Your next solo trip abroad should make you feel like a total gallivanting superhero. But just how Wonder Woman isn’t Wonder Woman without her Lasso of Truth, or how Batman isn’t Batman without his fanny pack of badass gadgets, you shouldn’t set out without the right gear to get you there and back again safely and comfortably.
Take it from someone who learned the hard way: Throw out the extra two pairs of shoes you won’t actually wear, and start getting the right stuff organized. Your trip’s coming up, and it’s time to pack.
Part I: Staying Comfortable
Basic, comfy clothing…that you picked up at a thrift store. I once traveled with someone who was always on edge that his $60 belt and $110 pants would get stolen. Not-so-funny story: They did. Simply put, don’t travel with your prized possessions.
Instead, try digging for thrifty finds before a trip to fill your suitcase or backpack. That way, if something does get ruined or lost, you’re not out a ton of money and you won’t be preoccupied the rest of the trip about how you no longer have your favorite shirt (y’know, the one that’s covered in cat faces). Not to mention, you won’t mind giving away or donating some clothes to make room for that fake alpaca sweater in Peru that everyone else is wearing that you just have to have anyway.
Multi-purpose shoes. If you think you should pack four pairs of shoes for a trip abroad, reel yourself back in for a minute. Try to reduce the weight of your luggage — and save a ridiculous amount of space — by getting a single pair of shoes that does it all: comfortable enough to go city exploring, sturdy enough for some light hiking, and waterproof so they won’t rub your feet raw if they get wet. Bonus points if you can rock them out to dinner.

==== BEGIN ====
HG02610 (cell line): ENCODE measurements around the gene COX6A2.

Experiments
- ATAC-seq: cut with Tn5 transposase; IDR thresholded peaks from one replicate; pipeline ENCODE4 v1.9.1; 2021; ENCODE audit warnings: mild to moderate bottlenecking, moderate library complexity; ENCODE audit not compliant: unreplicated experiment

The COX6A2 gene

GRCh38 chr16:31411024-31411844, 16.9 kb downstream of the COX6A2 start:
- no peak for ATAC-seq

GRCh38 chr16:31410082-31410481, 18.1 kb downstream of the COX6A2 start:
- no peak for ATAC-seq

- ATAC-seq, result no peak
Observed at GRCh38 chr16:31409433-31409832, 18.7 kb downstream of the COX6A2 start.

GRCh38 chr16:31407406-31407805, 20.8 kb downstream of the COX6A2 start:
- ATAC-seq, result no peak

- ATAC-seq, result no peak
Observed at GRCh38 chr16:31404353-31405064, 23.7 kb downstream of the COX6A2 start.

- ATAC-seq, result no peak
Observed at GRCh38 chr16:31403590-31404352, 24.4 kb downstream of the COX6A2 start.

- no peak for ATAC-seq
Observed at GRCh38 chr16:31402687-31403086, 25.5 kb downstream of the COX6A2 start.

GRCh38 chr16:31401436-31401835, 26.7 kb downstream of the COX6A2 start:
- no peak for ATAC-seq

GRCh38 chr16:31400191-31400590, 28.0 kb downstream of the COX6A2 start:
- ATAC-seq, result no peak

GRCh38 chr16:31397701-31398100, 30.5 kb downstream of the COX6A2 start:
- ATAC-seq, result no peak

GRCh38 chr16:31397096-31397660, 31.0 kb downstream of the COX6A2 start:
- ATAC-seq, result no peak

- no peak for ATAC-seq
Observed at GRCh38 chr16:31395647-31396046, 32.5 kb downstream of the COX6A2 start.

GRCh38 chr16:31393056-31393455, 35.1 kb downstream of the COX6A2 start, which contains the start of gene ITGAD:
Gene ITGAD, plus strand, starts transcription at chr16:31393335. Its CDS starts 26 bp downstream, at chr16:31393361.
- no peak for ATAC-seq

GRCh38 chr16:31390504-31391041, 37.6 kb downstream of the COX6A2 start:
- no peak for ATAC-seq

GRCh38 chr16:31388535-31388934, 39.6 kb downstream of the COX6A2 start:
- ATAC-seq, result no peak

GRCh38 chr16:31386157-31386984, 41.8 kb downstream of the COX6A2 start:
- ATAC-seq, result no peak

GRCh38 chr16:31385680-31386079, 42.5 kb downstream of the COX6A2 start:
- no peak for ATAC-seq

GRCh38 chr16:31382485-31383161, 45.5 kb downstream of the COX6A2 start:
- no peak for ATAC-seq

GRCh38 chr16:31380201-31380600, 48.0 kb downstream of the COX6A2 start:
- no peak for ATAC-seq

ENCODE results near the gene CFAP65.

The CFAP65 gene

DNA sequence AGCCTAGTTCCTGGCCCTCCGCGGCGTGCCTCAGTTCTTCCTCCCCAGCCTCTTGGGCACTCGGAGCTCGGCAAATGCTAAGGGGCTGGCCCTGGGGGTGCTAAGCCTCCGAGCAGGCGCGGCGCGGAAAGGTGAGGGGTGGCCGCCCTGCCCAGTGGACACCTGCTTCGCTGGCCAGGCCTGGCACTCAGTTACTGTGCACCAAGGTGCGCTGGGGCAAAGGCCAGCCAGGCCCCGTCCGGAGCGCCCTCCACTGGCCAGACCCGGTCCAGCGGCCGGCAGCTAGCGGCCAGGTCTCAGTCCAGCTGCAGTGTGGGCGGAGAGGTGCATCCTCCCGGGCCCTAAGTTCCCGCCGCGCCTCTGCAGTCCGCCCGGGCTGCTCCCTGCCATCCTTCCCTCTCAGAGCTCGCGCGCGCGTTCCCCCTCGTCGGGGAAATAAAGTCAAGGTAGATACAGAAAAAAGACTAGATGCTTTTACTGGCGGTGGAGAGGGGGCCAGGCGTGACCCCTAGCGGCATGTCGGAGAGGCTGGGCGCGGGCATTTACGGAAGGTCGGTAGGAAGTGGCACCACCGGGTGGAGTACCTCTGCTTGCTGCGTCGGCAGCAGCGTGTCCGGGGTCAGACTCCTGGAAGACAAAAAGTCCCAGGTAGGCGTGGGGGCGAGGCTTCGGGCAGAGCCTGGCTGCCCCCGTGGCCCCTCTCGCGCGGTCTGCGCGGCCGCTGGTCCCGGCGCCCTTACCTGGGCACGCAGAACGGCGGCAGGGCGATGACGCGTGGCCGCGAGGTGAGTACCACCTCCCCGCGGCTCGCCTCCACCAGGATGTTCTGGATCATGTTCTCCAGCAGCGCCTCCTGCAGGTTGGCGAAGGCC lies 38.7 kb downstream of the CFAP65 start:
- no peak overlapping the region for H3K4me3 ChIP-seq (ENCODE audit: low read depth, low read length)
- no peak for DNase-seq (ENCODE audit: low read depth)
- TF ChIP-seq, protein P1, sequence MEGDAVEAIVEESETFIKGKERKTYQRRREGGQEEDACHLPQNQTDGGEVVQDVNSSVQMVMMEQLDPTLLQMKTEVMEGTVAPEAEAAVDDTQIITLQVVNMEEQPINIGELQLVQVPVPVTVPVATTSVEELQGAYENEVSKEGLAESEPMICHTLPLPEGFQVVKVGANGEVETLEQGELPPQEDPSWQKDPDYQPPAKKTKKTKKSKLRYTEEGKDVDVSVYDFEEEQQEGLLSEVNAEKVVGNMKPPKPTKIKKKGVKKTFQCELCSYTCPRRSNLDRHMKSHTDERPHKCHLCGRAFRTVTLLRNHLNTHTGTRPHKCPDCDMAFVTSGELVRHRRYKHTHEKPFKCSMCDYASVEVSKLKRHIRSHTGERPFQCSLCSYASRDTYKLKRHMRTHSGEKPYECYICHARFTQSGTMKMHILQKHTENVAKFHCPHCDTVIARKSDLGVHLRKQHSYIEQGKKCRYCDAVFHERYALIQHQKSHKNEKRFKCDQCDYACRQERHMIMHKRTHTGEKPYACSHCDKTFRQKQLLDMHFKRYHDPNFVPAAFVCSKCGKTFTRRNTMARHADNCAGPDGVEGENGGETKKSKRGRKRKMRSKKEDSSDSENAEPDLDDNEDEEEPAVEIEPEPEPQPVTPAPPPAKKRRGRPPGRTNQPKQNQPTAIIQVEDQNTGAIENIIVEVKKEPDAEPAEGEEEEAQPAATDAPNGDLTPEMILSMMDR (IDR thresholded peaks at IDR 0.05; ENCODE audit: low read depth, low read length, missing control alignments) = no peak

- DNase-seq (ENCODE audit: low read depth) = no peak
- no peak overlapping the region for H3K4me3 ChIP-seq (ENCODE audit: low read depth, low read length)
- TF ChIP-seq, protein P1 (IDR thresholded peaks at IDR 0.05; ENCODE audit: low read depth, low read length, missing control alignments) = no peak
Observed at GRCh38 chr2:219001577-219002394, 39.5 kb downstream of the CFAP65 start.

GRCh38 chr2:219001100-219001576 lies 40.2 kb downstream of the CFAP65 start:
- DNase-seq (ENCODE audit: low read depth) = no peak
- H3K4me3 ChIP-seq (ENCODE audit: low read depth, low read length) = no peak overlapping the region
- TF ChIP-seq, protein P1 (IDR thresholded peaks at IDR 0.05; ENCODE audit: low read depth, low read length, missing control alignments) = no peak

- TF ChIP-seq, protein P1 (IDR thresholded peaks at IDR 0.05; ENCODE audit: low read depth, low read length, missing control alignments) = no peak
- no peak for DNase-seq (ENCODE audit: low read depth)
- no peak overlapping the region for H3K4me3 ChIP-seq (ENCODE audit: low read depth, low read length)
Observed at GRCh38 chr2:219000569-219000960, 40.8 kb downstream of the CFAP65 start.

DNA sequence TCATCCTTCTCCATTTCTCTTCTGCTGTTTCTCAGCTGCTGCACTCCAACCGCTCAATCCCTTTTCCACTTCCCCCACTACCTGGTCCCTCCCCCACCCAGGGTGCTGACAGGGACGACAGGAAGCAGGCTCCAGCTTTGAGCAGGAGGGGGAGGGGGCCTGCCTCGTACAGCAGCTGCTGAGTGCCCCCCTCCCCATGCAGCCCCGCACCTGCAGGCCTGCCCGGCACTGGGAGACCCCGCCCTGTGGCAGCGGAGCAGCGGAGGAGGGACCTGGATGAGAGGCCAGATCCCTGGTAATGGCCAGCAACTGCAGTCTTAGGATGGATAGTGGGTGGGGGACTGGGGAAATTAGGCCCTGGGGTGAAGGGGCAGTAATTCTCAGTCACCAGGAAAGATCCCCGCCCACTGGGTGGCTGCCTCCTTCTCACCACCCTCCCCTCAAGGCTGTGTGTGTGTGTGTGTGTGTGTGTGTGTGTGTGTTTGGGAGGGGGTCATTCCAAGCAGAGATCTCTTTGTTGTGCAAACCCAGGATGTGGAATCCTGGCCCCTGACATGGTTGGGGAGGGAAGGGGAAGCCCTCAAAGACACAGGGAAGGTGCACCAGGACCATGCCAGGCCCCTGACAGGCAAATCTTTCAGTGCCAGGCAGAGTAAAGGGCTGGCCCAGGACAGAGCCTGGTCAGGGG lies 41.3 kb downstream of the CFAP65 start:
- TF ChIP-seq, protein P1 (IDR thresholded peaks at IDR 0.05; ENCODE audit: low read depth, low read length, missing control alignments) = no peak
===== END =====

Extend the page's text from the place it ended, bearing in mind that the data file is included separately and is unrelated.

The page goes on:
A jacket with zipper pockets. The jacket part is for the cooler days — the zippers are so you don’t find yourself reaching into a pocket of nothingness when it comes time to snap that photo (on the phone you no longer own) or sobbing over the food you can no longer pay for with the money you no longer have. Maybe it got swiped on a crowded subway platform. Maybe it fell out on mile 7.6 of that mountain trail. Maybe it flew away in the breeze on that yacht off the coast of Estonia. Who knows?
If you had zipper pockets, you would, that’s who.
A scarf or shawl. Shawls rock because of how versatile they are. Bunch it up to make a pillow, use it as a blanket when you’re having a nap in a McDonald’s booth at the airport, or throw it over your shoulders when you’re at the beach to block out the breeze. And men? Yes, you can definitely rock a shawl.
Hairbands and binderclips. Long hair or not, you can use hairbands any number of ways — like keeping cords organized or holding your rolled clothes together, which saves space and keeps them from wrinkling. Binder clips function much the same way. They organize cords and cards, keep bags of food closed, yada yada yada. And that razor you have with no protector? Put a binder clip over it, and voilà! Bloody thumb averted.
Part II: Staying Safe
A first-aid kit. Time to put your parents at ease. Be sure to customize your first-aid kit with special medications, those Ninja Turtle band-aids you love, or a particular cream you’ve been prescribed. This goes double if your solo trip is the outdoorsy kind.
Pepper gel. Time to really put your parents at ease. Before I started traveling, my mom would stuff my stockings at the holidays with stuff like chapstick, mints, Reese’s, and other little candies. After I started traveling?